11:32 – Avoid Unnecessary Strain. What does he do differently pregame if there’s a morning practice? “I think the practice in the morning is kind of outdated in today’s NBA … I wear my WHOOP during those shootarounds, and [my strain] will go up probably from an 8-point-something to close to a 10. You don’t necessarily need that at that time. That’s my whole thing … you want to keep as much energy as you can for the game and activate you body just once for the big event.”

12:55 – Why Does he Use WHOOP? “[For] rest the most, monitoring my rest … see how the different things I do before going to bed affect my sleep. … Knowing what affects my sleep and when I want to peak, what should I do that night before?”

13:50 – What Improves his Recovery? “It’s hard to turn your brain off after games … I try to read at night, but sometimes my thoughts will overcome what I try to read.” Marc likes to watch shows that take his mind off basketball (while being mindful of blue light). Also “A good meal, no wine or beer.”

14:49 – Meditation and Mindfulness. He uses the Waking Up app. “After the game it’s just hard for me to shut off.”

16:04 – Time in Bed. “I’ll spend close to 9 hours in bed, but I’ll sleep probably about 6.” His sleep efficiency could be better. “I don’t take naps. I tried it, it doesn’t work for me, I just can’t fall asleep. Some of my teammates find it kind of crazy, but I just can’t do it.”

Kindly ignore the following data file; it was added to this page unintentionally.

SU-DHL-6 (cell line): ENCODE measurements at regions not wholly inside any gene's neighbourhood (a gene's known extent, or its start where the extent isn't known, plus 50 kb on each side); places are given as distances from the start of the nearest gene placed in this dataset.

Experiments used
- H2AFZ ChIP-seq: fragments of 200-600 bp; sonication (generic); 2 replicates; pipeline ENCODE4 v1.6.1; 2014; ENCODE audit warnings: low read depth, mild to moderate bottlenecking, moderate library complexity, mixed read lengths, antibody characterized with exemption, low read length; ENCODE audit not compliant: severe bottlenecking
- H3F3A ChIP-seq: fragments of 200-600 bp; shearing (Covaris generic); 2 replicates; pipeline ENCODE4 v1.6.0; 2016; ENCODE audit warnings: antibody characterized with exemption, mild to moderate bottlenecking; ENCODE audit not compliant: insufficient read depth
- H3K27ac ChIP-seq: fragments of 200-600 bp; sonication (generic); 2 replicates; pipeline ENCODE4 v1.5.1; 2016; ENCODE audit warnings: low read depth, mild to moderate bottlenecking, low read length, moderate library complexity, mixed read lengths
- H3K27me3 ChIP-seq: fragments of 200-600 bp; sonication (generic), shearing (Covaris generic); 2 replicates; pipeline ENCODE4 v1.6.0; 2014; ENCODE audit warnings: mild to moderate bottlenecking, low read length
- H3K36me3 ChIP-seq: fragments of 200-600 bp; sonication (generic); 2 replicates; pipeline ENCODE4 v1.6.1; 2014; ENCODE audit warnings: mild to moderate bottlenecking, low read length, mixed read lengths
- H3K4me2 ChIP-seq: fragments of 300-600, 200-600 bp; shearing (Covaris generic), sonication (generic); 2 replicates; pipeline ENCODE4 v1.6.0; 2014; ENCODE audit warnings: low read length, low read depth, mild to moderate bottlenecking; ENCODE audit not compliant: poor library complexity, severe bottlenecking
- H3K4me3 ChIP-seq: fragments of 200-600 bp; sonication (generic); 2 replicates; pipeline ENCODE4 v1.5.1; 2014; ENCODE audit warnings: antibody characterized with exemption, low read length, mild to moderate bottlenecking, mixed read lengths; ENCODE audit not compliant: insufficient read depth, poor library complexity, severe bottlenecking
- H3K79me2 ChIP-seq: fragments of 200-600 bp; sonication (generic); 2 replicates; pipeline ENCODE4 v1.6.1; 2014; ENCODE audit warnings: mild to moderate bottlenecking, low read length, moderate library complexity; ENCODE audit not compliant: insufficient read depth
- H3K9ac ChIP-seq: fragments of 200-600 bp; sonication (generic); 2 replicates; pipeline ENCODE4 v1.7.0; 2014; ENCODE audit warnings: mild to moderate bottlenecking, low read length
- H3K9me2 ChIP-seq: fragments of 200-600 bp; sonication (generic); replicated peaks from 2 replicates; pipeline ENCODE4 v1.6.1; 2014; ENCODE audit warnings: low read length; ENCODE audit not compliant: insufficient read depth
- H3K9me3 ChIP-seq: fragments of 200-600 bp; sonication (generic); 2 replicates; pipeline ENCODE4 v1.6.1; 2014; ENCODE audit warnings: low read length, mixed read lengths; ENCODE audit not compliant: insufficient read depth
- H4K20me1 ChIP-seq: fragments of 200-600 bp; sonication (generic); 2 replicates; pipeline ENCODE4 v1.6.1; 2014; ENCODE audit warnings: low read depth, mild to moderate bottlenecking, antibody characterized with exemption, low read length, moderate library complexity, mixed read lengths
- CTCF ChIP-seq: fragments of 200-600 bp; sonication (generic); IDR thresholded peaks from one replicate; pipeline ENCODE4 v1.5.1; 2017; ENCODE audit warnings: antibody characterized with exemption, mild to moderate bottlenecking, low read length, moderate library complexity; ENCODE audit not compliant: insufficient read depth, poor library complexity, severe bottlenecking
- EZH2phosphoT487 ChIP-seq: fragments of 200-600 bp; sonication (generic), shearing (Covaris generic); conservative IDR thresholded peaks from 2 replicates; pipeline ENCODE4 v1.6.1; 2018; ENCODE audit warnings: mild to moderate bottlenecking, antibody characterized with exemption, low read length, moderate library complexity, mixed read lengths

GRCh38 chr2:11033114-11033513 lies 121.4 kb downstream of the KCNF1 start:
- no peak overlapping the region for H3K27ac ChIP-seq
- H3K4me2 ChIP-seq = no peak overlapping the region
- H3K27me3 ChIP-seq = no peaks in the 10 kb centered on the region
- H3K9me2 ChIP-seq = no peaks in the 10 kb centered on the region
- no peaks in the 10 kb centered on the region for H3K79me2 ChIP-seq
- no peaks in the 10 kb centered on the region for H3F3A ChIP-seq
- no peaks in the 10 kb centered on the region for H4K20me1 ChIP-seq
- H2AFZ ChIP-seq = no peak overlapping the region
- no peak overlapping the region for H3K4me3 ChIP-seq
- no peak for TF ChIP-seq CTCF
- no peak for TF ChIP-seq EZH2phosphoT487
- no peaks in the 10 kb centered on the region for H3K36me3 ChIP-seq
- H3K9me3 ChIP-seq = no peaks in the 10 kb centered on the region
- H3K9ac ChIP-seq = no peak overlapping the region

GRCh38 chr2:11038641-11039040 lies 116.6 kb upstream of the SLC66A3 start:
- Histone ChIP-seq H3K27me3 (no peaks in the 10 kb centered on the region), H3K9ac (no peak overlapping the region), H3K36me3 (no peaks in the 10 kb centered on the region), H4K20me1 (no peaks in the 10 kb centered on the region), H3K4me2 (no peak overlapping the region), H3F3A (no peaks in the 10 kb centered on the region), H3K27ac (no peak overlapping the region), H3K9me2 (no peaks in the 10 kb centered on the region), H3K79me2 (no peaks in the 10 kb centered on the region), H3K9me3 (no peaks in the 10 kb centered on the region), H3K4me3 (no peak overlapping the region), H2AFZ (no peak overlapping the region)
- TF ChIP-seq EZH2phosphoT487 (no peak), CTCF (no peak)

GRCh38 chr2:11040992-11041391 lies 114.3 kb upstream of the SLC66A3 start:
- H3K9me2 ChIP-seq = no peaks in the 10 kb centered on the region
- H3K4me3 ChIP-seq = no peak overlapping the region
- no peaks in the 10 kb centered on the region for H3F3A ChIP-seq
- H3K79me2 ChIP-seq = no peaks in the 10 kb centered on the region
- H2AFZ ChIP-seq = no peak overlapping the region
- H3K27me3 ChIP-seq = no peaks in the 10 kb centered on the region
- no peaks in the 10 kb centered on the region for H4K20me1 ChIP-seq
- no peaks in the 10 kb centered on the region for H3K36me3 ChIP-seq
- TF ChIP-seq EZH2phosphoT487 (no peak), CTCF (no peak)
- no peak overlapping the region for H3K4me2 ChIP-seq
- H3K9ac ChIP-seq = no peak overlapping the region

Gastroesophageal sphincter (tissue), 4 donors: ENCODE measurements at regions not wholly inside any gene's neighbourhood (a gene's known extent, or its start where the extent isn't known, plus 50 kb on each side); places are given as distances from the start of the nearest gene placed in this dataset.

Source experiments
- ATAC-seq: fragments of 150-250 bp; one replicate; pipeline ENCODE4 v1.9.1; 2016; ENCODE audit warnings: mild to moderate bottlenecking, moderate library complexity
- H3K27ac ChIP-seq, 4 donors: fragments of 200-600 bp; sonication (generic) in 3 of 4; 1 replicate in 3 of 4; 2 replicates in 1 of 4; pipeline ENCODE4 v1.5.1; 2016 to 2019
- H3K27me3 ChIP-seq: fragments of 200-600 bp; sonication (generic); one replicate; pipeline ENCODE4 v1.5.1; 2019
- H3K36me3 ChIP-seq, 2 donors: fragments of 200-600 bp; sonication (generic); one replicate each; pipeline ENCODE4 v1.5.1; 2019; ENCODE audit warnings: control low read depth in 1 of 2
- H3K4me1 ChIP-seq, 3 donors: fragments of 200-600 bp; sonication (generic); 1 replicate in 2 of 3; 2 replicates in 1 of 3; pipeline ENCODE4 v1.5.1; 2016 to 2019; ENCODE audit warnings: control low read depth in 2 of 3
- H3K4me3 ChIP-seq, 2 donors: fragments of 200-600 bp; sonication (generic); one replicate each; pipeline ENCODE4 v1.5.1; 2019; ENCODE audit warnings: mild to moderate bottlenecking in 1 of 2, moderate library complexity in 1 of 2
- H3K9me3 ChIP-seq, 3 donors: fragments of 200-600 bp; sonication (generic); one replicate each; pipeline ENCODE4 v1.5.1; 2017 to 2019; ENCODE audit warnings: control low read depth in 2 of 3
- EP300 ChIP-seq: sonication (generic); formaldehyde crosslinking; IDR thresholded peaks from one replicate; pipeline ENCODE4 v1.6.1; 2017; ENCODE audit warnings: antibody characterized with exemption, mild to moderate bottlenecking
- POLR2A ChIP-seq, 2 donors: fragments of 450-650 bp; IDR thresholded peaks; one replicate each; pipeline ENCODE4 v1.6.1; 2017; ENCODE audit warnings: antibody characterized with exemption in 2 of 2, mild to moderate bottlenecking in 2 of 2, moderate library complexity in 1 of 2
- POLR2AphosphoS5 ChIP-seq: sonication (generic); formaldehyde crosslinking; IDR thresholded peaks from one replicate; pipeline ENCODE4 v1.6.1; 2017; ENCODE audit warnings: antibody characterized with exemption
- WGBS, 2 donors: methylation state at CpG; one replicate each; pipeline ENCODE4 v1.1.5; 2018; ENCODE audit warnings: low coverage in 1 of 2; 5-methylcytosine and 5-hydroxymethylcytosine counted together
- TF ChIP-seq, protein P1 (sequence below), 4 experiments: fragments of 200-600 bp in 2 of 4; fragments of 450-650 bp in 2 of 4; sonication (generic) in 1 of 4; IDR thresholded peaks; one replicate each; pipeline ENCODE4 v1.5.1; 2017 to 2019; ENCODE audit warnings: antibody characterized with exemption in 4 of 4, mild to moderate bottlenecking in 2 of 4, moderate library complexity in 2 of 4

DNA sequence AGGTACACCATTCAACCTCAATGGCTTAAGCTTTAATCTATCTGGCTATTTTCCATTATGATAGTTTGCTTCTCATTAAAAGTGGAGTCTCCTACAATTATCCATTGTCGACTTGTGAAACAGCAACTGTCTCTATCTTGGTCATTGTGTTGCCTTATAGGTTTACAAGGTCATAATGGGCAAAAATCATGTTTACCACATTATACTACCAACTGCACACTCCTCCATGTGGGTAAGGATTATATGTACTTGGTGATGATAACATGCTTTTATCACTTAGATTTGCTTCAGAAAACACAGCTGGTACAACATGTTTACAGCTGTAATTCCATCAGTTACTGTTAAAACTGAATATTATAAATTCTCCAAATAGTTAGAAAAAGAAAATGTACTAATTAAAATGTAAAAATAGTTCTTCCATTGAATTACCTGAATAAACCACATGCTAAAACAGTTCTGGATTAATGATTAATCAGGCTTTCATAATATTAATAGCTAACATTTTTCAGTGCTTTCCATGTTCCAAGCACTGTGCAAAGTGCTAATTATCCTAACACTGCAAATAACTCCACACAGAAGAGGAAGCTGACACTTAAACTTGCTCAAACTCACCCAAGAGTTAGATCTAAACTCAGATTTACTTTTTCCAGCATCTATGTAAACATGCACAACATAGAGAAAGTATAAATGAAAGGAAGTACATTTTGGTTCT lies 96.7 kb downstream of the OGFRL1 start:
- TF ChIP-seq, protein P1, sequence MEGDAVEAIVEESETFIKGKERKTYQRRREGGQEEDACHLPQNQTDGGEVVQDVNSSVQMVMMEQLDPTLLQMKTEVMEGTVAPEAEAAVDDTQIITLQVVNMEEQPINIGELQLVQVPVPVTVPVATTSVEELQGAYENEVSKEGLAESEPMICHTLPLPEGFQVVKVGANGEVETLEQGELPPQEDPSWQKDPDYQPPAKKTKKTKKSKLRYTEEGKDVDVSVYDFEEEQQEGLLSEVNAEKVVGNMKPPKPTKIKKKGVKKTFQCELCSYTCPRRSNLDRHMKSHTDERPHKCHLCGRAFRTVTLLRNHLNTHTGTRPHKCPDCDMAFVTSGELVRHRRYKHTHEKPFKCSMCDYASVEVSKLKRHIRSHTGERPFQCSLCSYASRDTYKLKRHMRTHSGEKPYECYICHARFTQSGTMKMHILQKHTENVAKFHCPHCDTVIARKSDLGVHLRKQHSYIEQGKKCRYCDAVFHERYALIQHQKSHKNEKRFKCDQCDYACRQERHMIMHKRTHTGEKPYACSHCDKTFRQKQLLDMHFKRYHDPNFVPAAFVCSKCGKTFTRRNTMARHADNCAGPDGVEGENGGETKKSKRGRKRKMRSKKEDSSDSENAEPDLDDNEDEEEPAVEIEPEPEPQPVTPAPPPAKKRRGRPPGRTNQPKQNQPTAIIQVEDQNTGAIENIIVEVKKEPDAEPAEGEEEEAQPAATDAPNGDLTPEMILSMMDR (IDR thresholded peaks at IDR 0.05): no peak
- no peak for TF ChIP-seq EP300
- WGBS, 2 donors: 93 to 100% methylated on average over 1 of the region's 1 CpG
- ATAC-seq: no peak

16:53 – Stimulants and Supplements. Marc takes Tier 1+ before games, “and I’m a big coffee drinker.” He also takes magnesium, zinc, melatonin, and a few other things.

18:29 – Post-Game. “I always eat after the game,” even if it’s late. He likes to do saunas as well.

19:17 – Recovery Modalities. He likes Normatec after shootaround, the “activation stuff” on his legs when he’s “really, really sore.” He also likes vibrating foam rollers. “I love getting massages, but not the night before a game … all these techniques are great, I’m always open to trying new stuff.” Although he doesn’t like cryotherapy, “I’m kind of claustrophobic.” He normally ices his ankles post game.

23:30 – Training Advice. “I think you’ve got to find the balance between having what you like, and what you need. You’ve got to understand what your body needs, set your goals, and diagram a plan. … If you’re inconsistent throughout, you’ll get inconsistent results.”